Recent activity by the FTC in court continues to indicate that federal regulators are prepared to take a strong stance on deceptive practices related to cryptocurrency.
In a complaint, filed on February 20, 2018, the FTC alleges that Thomas Dluca, Louis Gatto, and Eric Pinkston engaged in unfair or deceptive business practice, and misrepresented material facts, associated with businesses known as the “Bitcoin Funding Team,” “My7Network,” and “Jetcoin.”
The defendants allegedly claimed that the Bitcoin Funding Team could generate income and accumulate wealth by purchasing and donating bitcoin currency to earlier “upline” participants by recruiting others to do the same. After a consumer paid into the platform, they were then allowed to recruit additional participants to pay in funds, which theoretically would accumulate wealth for the more senior users. The visual organization of the Bitcoin Funding Team resembles a classic “pyramid” or “Ponzi” scheme.
My7Network allegedly utilized a similar scheme to induce consumers to make a payment of Bitcoin or Litecoin in order to recruit others into also making payments. Jetcoin also offered consumers an opportunity to turn a bitcoin payment into a consistent stream of revenue. Jetcoin allegedly promised commission to participants in return for their recruitment of new investors. Notably, none of the plans involved the sale of any goods or services to generate revenue.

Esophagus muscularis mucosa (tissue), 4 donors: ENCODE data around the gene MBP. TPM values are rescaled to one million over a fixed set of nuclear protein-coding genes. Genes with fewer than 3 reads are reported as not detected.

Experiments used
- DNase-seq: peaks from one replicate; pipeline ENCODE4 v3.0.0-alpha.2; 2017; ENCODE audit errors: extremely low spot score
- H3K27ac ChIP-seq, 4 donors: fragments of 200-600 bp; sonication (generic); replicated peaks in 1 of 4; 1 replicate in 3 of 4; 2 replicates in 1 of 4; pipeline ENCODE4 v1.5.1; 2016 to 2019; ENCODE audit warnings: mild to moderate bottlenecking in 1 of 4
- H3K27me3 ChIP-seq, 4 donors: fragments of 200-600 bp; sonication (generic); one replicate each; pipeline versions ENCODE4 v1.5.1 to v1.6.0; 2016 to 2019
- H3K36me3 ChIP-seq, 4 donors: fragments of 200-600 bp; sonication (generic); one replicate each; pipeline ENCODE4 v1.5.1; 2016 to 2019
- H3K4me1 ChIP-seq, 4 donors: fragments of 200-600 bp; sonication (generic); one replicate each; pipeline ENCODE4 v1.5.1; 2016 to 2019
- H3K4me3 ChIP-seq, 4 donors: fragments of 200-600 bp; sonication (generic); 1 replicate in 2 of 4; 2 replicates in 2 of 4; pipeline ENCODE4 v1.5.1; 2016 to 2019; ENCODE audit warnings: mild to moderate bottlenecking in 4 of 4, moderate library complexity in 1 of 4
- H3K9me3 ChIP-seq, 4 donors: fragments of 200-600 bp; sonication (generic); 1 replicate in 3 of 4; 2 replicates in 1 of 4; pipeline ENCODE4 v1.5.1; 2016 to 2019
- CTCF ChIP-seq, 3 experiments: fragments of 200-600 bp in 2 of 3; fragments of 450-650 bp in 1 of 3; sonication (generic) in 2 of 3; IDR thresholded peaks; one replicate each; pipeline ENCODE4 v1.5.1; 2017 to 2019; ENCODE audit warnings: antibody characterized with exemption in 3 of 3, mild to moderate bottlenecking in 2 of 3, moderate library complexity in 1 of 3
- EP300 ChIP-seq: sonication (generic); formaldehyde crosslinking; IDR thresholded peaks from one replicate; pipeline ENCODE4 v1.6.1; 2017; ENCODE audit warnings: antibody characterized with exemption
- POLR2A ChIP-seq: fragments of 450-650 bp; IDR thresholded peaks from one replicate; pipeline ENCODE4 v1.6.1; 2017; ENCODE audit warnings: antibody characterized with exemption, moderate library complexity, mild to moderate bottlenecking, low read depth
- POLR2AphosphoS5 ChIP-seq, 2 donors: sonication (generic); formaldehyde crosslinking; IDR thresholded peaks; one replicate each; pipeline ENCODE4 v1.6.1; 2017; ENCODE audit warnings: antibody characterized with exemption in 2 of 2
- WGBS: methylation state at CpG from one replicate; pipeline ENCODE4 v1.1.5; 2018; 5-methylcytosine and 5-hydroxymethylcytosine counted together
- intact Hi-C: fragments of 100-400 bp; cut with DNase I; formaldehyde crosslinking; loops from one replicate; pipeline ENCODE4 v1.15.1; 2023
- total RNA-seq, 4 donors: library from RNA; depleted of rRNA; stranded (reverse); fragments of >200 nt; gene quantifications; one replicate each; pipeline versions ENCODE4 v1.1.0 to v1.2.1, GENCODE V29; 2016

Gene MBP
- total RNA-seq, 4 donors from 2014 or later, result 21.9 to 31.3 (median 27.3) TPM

The FTC also alleged that a fourth defendant, Scott Chandler, promoted the Bitcoin Funding Team and Jetcoin. Specifically, Chandler allegedly represented to Jetcoin participants that they could double their investments in as little as 50 days.
The FTC has made clear that schemes involving the misrepresentation of facts to and deception of consumers will be subject to regulatory scrutiny despite the largely unregulated nature of any cryptocurrencies involved.
When the FTC files fraud cases in district court pursuant to Section 13(b) of the FTC Act, the FTC often seeks to freeze the defendants’ assets and to obtain a TRO. The FTC was able to obtain such relief in this matter and will also seek a permanent injunction, and seek to the return of money for consumers after the case goes to trial. Fraudsters are often the first to take advantage of new technologies.